The Arizona Court of Appeals ruled Friday that it would not prosecute doctors who perform an abortion under an 1864 law prohibiting the procedure. The legislation in question predates the state’s establishment.
The court, however, did not repeal the law which reportedly carried a sentence ranging from two to five years in prison, but was hailed by abortion activists as a clarifying move given Arizona’s existing patchwork of legislation Associated Press writes.
“The statutes, read together, make clear that physicians are permitted to perform abortions as regulated,” the Court of Appeals wrote in a statement. “[T]he legislature has created a complex regulatory scheme to achieve its intent to restrict—but not to eliminate—elective abortions.”
Arizona Planned Parenthood president Brittany Fonteno, the state’s largest provider of abortions in the state according to the AP, greeted the ruling.
“Let me be crystal clear that today is a good day…The Arizona Court of Appeals has given us the clarity that Planned Parenthood Arizona has been seeking for months: When provided by licensed physicians in compliance with Arizona’s other laws and regulations, abortion through 15 weeks will remain legal,” Fonteno told the AP.
Arizona joined a host of Republican-led states that decided to preempt the Supreme Court’s overturning of Roe v. Wade earlier this year by passing state-level measures restricting abortions. In March, Arizona passed through its Republican-controlled state legislature a policy barring abortions after 15 weeks apart from medical emergencies without any special exemptions for rape or incest.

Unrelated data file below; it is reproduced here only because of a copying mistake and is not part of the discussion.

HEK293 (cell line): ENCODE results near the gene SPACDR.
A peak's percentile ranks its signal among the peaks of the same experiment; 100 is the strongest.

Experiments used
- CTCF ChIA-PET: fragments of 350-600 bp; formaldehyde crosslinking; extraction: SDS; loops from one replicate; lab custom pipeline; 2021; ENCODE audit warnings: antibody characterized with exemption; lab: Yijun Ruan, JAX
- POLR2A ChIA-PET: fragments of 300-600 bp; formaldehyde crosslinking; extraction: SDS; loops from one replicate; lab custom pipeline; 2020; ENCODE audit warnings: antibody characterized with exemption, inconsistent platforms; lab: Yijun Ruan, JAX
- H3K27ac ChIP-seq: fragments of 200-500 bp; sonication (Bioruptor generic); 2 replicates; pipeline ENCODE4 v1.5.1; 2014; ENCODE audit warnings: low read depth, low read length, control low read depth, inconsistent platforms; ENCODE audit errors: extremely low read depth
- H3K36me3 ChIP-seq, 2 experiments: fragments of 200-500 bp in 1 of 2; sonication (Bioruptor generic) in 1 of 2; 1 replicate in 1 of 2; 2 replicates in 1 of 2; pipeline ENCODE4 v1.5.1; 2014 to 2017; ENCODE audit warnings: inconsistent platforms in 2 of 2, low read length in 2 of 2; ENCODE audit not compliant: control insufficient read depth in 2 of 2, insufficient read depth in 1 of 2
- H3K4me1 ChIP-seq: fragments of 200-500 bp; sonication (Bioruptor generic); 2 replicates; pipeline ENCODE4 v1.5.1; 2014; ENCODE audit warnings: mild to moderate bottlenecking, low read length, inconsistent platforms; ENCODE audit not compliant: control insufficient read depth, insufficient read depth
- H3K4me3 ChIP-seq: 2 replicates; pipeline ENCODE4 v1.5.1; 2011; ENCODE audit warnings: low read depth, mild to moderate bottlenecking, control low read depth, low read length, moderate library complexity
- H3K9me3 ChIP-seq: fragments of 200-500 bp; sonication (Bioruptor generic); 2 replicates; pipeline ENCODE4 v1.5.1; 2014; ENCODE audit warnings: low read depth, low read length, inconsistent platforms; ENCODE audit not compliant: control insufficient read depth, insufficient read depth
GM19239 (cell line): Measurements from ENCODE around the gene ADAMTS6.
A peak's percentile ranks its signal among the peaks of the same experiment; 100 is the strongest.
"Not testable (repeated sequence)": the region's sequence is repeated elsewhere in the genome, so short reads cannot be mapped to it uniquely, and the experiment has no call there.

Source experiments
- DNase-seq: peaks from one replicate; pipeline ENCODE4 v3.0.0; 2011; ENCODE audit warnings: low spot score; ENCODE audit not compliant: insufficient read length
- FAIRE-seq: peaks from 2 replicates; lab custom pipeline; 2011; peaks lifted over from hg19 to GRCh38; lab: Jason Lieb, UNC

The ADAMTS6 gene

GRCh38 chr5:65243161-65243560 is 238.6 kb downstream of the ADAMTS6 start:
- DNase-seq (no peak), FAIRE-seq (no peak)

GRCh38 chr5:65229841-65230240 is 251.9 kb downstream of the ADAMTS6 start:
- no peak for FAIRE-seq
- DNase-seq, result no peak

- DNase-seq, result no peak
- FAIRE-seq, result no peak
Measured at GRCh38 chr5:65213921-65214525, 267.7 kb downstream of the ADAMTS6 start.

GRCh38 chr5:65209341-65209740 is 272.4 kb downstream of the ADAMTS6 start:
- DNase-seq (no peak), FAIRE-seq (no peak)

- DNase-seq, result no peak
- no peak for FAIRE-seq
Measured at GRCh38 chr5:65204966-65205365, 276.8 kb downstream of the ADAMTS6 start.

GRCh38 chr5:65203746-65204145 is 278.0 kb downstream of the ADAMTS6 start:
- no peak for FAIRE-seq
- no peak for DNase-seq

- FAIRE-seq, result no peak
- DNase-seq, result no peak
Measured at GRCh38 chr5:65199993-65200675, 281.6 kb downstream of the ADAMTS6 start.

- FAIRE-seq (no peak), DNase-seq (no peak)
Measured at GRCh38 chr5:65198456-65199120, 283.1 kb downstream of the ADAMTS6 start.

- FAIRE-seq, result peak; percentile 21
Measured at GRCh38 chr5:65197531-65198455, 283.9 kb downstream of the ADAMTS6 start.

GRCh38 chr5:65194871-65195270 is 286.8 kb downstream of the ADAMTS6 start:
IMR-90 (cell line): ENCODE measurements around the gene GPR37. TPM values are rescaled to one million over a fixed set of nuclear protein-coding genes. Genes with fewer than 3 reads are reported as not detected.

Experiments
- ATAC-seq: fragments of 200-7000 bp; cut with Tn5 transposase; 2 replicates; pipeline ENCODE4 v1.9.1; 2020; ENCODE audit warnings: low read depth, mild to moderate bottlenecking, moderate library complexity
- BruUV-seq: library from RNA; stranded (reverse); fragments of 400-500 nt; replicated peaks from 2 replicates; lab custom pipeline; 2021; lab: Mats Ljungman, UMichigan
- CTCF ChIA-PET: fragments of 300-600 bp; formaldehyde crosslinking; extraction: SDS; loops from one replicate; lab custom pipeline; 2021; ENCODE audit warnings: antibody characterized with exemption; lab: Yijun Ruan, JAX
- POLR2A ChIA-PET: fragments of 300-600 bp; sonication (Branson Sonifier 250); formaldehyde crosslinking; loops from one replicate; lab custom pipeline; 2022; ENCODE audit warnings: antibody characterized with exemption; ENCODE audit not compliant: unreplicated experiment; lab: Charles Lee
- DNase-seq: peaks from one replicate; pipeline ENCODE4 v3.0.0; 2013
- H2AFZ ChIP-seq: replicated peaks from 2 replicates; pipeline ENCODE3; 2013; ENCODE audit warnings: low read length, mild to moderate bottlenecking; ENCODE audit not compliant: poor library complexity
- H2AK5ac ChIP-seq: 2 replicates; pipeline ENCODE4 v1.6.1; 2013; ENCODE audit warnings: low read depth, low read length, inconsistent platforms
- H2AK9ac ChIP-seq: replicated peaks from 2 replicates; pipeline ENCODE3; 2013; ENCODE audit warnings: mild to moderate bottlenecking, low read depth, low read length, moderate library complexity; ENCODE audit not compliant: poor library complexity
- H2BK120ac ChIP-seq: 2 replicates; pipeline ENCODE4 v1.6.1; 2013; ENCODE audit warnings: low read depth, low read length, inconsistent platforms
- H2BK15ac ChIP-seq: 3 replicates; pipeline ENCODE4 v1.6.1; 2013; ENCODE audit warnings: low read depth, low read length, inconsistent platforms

“In Arizona, we know there is immeasurable value in every life – including preborn life. . . . I believe it is each state’s responsibility to protect them,” Republican governor Doug Ducey wrote at the time.
Similar initiatives were instituted in Florida, Kentucky, and Mississippi.
However, the state’s incoming Democratic governor, Katie Hobbs, condemned Arizona’s Court of Appeals for preserving the 15-week abortion prohibition, writing in a statement: “The decision to have a child should rest solely between a woman and her doctor, not the government or politicians.”
Arizona’s newly-elected Democratic attorney general, Kris Mayes, echoed the sentiment, asserting she would “continue to fight for reproductive freedom,” the New York Times reports. Mayes won a recount vote Thursday over the Trump-back Abraham Hamadeh by 280 votes out of roughly 2.5 million ballots.